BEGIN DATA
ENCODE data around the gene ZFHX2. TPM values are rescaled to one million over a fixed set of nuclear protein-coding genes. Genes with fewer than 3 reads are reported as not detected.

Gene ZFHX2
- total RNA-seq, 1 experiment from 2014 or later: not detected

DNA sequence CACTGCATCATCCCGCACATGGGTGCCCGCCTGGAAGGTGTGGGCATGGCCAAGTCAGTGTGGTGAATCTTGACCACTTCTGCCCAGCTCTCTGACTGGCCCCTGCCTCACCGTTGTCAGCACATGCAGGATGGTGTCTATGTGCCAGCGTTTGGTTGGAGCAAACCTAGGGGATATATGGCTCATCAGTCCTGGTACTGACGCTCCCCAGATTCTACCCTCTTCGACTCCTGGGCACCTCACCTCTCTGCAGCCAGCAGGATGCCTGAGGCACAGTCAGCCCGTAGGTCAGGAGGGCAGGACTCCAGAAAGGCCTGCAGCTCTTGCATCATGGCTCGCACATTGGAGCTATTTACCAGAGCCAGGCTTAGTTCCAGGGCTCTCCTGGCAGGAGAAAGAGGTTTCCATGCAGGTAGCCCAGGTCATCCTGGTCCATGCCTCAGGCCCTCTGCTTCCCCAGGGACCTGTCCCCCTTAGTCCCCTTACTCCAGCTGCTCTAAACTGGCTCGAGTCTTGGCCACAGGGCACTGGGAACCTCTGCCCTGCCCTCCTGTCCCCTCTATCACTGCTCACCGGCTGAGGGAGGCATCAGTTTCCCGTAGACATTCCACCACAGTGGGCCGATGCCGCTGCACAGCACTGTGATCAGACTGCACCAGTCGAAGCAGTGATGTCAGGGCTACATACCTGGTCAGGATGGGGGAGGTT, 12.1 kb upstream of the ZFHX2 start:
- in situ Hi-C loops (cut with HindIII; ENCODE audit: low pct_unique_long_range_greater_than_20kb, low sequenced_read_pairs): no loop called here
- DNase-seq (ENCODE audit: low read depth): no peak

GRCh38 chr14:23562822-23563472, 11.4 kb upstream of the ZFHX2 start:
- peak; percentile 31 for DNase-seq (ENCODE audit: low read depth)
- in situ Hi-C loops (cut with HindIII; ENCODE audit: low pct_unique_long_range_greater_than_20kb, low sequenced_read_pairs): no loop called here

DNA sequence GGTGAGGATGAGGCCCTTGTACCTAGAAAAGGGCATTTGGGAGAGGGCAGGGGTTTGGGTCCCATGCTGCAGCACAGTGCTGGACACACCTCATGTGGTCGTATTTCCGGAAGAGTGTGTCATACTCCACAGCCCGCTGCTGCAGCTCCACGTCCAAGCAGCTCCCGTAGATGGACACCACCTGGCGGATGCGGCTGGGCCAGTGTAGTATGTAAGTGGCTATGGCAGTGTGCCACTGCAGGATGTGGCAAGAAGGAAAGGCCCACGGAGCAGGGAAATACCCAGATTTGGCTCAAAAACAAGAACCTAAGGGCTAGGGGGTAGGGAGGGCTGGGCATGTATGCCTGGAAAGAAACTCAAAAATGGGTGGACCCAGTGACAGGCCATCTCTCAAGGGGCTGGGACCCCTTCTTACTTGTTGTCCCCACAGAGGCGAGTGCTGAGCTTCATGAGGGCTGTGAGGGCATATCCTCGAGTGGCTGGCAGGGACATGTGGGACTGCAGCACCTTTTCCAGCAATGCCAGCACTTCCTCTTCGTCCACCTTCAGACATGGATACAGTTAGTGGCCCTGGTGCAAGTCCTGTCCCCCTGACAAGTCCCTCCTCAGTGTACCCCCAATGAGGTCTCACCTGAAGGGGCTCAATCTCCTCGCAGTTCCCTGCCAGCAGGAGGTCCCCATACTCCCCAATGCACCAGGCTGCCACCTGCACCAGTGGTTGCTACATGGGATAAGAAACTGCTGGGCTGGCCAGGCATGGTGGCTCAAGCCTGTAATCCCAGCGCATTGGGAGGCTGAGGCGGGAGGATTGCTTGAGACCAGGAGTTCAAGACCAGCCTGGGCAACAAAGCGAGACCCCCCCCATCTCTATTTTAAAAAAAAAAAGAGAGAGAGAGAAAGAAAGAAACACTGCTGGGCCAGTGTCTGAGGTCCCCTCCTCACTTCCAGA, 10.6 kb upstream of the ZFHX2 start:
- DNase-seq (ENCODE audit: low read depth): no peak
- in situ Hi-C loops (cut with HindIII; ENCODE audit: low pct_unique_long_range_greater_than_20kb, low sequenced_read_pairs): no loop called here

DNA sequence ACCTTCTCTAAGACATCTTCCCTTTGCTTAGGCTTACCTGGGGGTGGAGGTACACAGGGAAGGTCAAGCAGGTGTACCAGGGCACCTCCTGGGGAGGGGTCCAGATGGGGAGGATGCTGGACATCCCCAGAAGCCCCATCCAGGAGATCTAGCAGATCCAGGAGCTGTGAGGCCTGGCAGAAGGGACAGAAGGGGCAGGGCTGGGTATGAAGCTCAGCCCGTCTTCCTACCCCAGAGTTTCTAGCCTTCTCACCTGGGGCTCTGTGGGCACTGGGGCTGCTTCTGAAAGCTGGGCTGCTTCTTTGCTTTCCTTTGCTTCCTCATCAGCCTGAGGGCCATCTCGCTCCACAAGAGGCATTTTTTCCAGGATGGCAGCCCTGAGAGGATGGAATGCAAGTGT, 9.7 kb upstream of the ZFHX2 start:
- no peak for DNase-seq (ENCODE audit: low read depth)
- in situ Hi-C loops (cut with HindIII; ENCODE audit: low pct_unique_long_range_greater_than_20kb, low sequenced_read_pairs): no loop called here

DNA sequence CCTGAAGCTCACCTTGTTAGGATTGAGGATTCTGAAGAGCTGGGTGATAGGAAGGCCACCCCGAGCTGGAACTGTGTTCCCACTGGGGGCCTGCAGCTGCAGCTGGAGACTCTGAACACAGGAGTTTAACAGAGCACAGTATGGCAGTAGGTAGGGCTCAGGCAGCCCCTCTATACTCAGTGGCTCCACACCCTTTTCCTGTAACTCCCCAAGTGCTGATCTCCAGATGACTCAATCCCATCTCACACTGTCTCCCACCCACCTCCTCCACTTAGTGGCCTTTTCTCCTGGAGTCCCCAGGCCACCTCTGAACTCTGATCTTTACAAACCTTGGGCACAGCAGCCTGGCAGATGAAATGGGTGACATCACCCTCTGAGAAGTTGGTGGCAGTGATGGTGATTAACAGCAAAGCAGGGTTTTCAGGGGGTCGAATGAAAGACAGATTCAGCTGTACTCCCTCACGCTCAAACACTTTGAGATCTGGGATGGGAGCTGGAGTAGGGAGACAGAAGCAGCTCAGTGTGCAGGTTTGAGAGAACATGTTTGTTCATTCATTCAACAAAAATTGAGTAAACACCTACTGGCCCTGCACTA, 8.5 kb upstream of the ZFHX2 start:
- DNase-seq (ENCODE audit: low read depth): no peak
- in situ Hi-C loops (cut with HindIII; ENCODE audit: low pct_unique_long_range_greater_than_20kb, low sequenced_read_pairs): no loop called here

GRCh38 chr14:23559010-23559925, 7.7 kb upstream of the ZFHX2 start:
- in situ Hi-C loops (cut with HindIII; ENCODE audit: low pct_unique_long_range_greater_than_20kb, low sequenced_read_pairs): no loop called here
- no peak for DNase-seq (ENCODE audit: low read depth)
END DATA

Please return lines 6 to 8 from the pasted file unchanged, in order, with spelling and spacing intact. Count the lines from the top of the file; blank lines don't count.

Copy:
- DNase-seq (ENCODE audit: low read depth): no peak

GRCh38 chr14:23562822-23563472, 11.4 kb upstream of the ZFHX2 start:
- peak; percentile 31 for DNase-seq (ENCODE audit: low read depth)